Influencer Marketing is a new term for a practice that has been part of marketing for a very long time. From celebrity and professional endorsements, through to sponsorship deals with sports stars and teams, not forgetting embedded marketing in the form of product placement in movies and TV shows. The premise was - and still is, to some degree - that people would associate your brand with a trusted authority, or an aspirational person or lifestyle. Instead of your marketing focusing almost exclusively on variations of “Buy our product”, your marketing now included getting customers interested in your product and brand through association, with an element of trust included.
The internet, and to a larger degree social media, has shifted the dynamics of influencer marketing from a practice where celebrities had all the power, to one where the familiar man-in-the-street shares some of the power. It’s not hard to imagine that influencer marketing - in both its traditional and modern form - grew out of a desire to amplify the trust inherent in word-of-mouth endorsements: a friend, family-member, or colleague suggesting you try a specific product based on their own experience with it. Word-of-mouth has always been one of the most natural forms of marketing, but its reach was often limited without the use of technology.
Influencer marketing relies on technology - and a combination of reach, relevance and resonance - to amplify word-of-mouth, either through
- organic (unpaid) word-of-mouth, traditionally coming from micro-influencers, and
- ‘paid’ endorsements, using a combination of macro-influencers, brand advocates, and brand ambassadors.
Paid endorsements do not always involve an actual monetary transaction. They can include a free product in exchange for a review, or free access to a high-profile event in exchange for access to an influencer’s personal audience. Both forms of influencer marketing have seen increased usage over the past six to seven years, but several shifts and changes in consumer behaviour, technology, and regulations over the last 24-months have positioned influencer marketing for phenomenal growth in the coming year.
Summary: Quick Jump Menu
Although ad-blocking software has been around for more than 7-years, it is only over last 3-years that it has become almost mainstream. Since 2014, the number of ad-blocking users in the US has jumped from under 40-million, to a little under 70-million. Globally, more than 300-million users are blocking ads on their mobile device, and these numbers will continue to climb.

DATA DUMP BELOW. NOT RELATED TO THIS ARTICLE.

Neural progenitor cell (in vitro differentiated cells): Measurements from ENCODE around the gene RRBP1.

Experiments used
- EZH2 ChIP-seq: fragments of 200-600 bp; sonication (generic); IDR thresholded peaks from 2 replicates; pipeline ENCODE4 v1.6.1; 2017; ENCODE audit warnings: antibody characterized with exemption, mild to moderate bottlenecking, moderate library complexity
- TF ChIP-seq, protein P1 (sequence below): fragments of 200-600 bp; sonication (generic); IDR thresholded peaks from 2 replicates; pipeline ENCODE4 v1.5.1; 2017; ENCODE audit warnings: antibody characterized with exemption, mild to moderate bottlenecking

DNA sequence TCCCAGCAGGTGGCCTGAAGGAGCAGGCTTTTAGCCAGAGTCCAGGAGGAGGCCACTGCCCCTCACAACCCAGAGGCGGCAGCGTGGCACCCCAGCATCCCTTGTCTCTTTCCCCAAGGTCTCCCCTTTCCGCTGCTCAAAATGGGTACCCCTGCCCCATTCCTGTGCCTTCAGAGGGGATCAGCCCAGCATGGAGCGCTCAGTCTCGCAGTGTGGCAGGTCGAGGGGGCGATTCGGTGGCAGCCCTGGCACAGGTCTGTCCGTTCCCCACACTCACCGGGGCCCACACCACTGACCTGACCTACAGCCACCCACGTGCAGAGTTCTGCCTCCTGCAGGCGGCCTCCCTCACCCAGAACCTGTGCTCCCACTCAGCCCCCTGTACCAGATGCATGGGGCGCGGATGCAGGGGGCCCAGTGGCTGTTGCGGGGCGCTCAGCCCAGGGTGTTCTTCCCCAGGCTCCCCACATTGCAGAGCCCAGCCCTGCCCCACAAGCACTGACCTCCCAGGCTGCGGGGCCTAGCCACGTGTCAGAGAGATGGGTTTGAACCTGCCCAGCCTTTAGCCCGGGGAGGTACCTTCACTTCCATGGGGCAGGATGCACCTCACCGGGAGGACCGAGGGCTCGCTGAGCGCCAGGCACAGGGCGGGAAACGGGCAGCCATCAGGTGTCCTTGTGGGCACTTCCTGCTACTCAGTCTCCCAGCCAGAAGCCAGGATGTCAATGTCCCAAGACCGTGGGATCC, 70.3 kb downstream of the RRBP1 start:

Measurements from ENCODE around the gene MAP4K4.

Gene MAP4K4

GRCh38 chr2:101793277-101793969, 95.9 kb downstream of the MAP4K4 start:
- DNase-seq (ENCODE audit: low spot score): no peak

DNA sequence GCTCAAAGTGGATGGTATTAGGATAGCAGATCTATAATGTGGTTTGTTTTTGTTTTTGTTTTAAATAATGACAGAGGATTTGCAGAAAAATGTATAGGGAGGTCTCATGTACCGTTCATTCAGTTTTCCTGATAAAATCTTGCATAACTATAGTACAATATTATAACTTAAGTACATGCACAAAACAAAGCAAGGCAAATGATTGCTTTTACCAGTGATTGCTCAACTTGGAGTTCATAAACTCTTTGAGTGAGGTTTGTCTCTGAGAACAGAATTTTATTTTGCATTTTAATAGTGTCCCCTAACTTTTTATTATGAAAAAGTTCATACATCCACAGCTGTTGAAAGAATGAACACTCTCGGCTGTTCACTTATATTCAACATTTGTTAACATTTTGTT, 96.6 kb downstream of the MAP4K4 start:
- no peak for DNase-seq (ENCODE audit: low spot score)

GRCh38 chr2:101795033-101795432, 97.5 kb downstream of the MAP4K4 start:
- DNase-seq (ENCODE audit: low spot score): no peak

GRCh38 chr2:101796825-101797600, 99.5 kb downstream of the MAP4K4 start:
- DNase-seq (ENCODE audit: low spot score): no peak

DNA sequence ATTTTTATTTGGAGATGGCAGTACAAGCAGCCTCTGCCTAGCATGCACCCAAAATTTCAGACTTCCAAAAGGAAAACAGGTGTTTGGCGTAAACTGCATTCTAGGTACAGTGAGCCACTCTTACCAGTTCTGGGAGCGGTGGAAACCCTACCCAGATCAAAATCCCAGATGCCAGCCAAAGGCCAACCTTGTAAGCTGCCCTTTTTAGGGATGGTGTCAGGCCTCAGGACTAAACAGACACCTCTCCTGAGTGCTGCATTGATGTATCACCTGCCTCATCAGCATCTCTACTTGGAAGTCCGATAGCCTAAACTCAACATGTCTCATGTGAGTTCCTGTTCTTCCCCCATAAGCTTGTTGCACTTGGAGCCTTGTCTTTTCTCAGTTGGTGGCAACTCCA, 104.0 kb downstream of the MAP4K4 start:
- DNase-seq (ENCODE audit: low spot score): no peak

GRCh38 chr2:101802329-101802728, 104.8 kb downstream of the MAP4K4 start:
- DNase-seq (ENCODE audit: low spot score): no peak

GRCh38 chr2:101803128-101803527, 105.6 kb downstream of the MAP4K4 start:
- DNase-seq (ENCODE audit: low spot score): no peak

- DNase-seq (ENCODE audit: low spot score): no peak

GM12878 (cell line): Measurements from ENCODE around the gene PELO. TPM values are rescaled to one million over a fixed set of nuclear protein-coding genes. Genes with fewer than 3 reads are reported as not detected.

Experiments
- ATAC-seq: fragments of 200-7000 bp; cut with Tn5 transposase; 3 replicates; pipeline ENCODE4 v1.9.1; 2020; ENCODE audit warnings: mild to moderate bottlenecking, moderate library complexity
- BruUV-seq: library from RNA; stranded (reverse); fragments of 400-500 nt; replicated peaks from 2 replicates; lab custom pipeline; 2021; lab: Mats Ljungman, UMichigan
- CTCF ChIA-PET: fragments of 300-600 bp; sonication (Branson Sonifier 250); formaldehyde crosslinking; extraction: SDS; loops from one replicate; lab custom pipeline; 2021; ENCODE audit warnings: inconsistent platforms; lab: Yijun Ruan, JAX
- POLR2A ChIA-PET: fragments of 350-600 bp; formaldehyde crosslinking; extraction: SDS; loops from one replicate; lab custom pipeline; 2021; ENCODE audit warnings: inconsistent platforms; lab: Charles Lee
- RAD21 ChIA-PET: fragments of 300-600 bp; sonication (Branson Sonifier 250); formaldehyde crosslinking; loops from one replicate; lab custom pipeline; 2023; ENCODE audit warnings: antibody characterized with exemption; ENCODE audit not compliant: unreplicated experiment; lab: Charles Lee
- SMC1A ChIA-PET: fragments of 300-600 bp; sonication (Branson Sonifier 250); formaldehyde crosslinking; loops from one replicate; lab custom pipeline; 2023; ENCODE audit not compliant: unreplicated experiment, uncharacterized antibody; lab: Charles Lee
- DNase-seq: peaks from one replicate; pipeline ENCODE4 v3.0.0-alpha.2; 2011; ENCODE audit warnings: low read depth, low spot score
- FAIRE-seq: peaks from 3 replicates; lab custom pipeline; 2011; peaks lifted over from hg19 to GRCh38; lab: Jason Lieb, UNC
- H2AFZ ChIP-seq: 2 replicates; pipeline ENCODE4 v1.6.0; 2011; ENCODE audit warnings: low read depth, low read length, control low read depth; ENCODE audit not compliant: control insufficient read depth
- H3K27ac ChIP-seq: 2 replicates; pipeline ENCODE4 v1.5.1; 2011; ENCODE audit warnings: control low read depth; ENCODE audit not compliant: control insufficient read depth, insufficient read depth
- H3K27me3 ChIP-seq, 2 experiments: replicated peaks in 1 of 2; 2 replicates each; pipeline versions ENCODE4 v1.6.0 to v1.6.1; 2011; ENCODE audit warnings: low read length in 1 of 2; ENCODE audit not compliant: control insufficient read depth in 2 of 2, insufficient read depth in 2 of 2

The biggest impact of ad-blocking software is on publishers who rely on revenue from ads displayed on their website. But advertisers too will find it more difficult to reach the right people, at the right time. The only way for advertisers to negate the effects of ad-blockers is to increase their social media advertising, add native advertising to their marketing efforts, or make use of influencer marketing. And only influencer marketing is accessible to most industries, while offering great ROI.
Authenticity and Reach
A Hubspot survey in 2016 found that most internet users feel online ads have become more intrusive and annoying in the last 2-3 years. Which is why many of them resort to installing ad-blockers. When done right, influencer marketing isn't intrusive or annoying, and the format makes the content feel like an authentic endorsement. Even more so if the influencers you partner with are not traditional celebrities. While there is nothing wrong with using celebrity influencers, this does come at the expense of your marketing budget, and the feeling of genuine authenticity.
Although auditing an influencer's audience size is quite straightforward, there is never any guarantee on actual reach. But with the right planning, you extend your reach over many different devices, websites, social networks and apps. This can have a remarkable impact on your reach, and the ability to be seen by the right people, at the right time, and in the right place. But reach on its own isn’t what is driving the interest in influencer marketing, it is also relevance and resonance: knowing that even if your influencer content isn’t reaching a massive audience, it is an audience to whom it is very relevant, and one that will react positively because they trust the influencer sharing the content.
Regulations and Transparency
Not all countries have clear regulations in place to govern influencer marketing, but it is the responsibility of influencers, brands and agencies to ensure they follow these where applicable. The growing use of influencer marketing means that more countries will look at implementing regulations, and strictly enforcing them, such as the Federal Trade Commission in the US began doing during 2016.